On another occasion in October of 2019, she developed new hyper fluorescence and leakage in two vessels in the far periphery, but three months later in January those two vessels looked normal but a new area of segmental hyper fluorescence and leakage had developed in a different fortunately very tiny vessel. Although she has continued to experience recurrent episodes of active Susac retinal vasculopathy throughout the past, throughout the five years of her Susac Syndrome, all of her episodes of hyper fluorescence and leakage have resolved uneventfully from one FA study to the next often spontaneously. We’ve been able to gradually taper her immunosuppression throughout these five years. During the first year she was unable to tolerate less than 40 mg of prednisone per day while also receiving every two week pulses of IVMP and every two week IVIG as well as MMF and every six months for Rituximab. Now she is on 5 mg per day of prednisone, 3 mg per day of Tacrolimus and every three week IVIG and she’s no longer on Rituximab. Her cereal FA findings have provided invaluable guidance, they helped us to recognize when it was safe to further taper immunosuppression and when it was necessary to briefly escalator immunosuppression. Our goal all along was to provide enough immunosuppression to prevent new episodes of segmental hyper fluorescence and leakage from evolving into BRAO while at the same time trying to minimize side effects from the immunosuppression.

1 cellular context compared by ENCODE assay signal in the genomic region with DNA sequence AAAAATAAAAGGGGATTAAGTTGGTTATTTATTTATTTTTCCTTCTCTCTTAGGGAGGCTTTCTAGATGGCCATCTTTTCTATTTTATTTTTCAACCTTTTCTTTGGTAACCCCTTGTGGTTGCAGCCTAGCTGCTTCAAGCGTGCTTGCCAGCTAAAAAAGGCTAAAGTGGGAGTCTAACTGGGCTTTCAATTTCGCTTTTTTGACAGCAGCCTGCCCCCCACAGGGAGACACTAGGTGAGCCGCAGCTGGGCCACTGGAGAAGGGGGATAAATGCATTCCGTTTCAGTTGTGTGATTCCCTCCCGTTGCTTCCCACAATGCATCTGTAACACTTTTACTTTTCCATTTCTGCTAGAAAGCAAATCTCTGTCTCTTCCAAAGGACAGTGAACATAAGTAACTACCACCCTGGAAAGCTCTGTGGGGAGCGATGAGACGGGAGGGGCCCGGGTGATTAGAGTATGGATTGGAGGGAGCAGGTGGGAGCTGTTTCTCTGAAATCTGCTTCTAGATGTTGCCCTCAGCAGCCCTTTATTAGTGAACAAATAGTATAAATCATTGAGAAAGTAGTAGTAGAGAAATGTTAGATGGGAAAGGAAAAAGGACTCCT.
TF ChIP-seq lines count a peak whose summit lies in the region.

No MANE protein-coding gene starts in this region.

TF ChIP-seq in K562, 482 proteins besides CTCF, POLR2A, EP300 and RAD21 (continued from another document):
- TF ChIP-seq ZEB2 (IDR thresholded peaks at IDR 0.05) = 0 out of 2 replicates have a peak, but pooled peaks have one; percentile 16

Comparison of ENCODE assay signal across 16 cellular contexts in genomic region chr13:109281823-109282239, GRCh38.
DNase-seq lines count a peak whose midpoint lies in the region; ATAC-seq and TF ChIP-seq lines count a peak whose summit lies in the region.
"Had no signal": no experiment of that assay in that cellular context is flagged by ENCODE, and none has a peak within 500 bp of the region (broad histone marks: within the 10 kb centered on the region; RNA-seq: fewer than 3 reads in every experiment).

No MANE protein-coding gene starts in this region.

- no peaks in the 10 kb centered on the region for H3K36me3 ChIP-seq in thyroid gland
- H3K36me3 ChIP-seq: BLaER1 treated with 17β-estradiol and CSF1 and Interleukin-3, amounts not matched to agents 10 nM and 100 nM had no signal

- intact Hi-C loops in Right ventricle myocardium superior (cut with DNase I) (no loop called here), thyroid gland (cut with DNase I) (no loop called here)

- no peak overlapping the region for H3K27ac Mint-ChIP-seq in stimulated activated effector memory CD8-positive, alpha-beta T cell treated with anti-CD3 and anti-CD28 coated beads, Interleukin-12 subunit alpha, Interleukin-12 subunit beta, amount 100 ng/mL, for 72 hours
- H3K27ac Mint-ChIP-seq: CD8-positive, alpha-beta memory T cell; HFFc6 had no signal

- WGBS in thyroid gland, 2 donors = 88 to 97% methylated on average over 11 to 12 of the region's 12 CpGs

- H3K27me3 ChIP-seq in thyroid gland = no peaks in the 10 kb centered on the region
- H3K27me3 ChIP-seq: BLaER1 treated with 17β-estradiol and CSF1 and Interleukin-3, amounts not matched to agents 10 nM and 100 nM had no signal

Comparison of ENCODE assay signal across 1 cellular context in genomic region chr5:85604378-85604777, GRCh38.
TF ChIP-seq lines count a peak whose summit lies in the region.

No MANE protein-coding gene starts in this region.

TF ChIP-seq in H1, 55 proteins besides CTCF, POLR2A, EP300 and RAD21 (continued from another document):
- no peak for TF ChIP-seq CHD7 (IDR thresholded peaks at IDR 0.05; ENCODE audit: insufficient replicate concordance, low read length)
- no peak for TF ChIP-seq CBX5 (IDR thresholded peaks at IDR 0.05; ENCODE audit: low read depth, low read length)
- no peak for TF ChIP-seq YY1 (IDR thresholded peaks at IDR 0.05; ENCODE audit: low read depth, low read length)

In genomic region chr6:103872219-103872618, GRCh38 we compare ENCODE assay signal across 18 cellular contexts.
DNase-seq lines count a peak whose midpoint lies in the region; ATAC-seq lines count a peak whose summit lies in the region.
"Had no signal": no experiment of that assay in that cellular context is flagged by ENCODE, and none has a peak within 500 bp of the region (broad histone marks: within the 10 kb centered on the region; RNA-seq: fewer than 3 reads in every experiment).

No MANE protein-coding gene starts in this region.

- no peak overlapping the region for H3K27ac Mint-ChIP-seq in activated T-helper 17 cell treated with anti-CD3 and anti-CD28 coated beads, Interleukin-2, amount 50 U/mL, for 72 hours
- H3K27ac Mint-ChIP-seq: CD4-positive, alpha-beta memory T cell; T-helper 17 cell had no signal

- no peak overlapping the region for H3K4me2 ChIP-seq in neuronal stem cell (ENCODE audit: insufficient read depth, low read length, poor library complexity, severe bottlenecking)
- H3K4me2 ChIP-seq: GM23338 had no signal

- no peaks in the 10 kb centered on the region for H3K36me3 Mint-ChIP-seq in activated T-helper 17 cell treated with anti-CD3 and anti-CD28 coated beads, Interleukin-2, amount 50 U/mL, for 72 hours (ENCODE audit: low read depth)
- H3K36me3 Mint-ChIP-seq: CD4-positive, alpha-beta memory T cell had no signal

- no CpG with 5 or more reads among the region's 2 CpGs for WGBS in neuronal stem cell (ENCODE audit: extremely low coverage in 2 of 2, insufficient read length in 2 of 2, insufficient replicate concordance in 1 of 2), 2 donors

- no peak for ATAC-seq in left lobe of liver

In this way we were able to largely protect her eyes during the first month of her Susac Syndrome she was aware of a 75% loss of visual field on the left and a 15% loss on the right at the five year mark, this was the same or only minimally worse. Her cereal FA studies have continually showed damaged capillaries in the retinal periphery of both eyes, but these changes developed very early in the course of her Susac Syndrome and of appeared to remain stable ever since. For example, all of her serial FA studies over this past five years have shown the same capillary damage unchanging in the superior far retinal periphery of the left eye. On this study she also happened to have a new area of active hyper fluorescence and leakage, So this FA shows both old inactive disease and a small area of new active disease. This FA study shows a large area of capillary non-perfusion probably due to capillary disintegration and disappearance, capillary dropout. Another sign of capillary damage is the microaneurysm formation. Here’s another area of capillary damage in the far periphery of her left eye and these areas all look the same on every FA study that she had over these five years.
This is the previously shown area of capillary damage, it is more hyperfluorescent on the eight minute image because the damage capillaries are abnormally dilated and have abnormally accumulated die. So this increased hyper increased fluorescence at the end of the study is not because of ongoing active disease. On at the 10 minute mark you could see increased hyper fluorescence in these damaged capillaries. It is sometimes difficult though to know whether such images like this are simply showing damage from past active but no longer active disease or if there is some active disease still occurring in addition to the damage. Careful serial comparisons are necessary to sort this out, if this appearance never changes on cereal FA studies it probably represents only damage without any ongoing active disease. So points of emphasis things we learned from this patient in particular, many patients with Susac Syndrome experience recurrent episodes of active retinal vasculopathy for several years despite having no difficulty or far less difficulty with Susac involvement of their brain and inner ear during those years.